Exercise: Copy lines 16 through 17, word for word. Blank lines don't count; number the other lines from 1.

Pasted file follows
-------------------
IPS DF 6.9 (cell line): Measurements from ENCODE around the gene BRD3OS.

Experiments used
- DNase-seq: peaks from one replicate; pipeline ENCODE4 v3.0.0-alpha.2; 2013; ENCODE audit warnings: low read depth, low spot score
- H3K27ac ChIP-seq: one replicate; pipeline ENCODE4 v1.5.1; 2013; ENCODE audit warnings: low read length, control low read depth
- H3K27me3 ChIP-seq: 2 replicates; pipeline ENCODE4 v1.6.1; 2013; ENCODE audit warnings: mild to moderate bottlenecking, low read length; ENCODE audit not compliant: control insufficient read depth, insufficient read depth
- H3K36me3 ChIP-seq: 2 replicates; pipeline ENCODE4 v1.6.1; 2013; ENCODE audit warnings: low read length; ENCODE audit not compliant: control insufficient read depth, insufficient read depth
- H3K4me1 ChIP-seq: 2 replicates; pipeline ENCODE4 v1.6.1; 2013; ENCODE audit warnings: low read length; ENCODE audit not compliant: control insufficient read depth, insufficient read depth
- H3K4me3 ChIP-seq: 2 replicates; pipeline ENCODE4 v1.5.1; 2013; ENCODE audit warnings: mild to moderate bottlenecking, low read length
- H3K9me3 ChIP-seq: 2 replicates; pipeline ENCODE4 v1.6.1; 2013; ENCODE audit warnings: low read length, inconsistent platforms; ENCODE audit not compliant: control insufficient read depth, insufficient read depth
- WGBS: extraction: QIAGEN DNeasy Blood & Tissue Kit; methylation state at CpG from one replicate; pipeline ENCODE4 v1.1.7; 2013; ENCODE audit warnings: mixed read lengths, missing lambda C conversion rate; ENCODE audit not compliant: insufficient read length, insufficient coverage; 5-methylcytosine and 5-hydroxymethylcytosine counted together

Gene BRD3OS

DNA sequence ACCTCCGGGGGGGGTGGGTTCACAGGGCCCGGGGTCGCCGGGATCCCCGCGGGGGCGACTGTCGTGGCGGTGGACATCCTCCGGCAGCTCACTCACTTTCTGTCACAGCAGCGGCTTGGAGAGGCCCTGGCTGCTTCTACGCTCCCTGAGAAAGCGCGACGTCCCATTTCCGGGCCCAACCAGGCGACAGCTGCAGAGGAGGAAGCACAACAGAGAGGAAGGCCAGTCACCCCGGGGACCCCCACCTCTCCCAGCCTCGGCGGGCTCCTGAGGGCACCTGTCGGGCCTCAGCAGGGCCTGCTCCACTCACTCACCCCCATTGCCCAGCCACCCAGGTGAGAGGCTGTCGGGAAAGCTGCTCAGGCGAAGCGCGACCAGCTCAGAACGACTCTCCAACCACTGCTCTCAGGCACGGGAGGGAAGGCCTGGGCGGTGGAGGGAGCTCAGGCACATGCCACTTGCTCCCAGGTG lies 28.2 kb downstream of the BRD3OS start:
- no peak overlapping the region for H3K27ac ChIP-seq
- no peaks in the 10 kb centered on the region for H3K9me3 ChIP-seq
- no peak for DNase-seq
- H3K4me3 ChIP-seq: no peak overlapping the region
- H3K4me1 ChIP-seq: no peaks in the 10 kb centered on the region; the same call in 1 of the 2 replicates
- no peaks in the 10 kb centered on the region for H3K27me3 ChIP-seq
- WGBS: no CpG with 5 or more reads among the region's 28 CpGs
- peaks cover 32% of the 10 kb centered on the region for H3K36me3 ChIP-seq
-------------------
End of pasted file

- H3K4me3 ChIP-seq: no peak overlapping the region
- H3K4me1 ChIP-seq: no peaks in the 10 kb centered on the region; the same call in 1 of the 2 replicates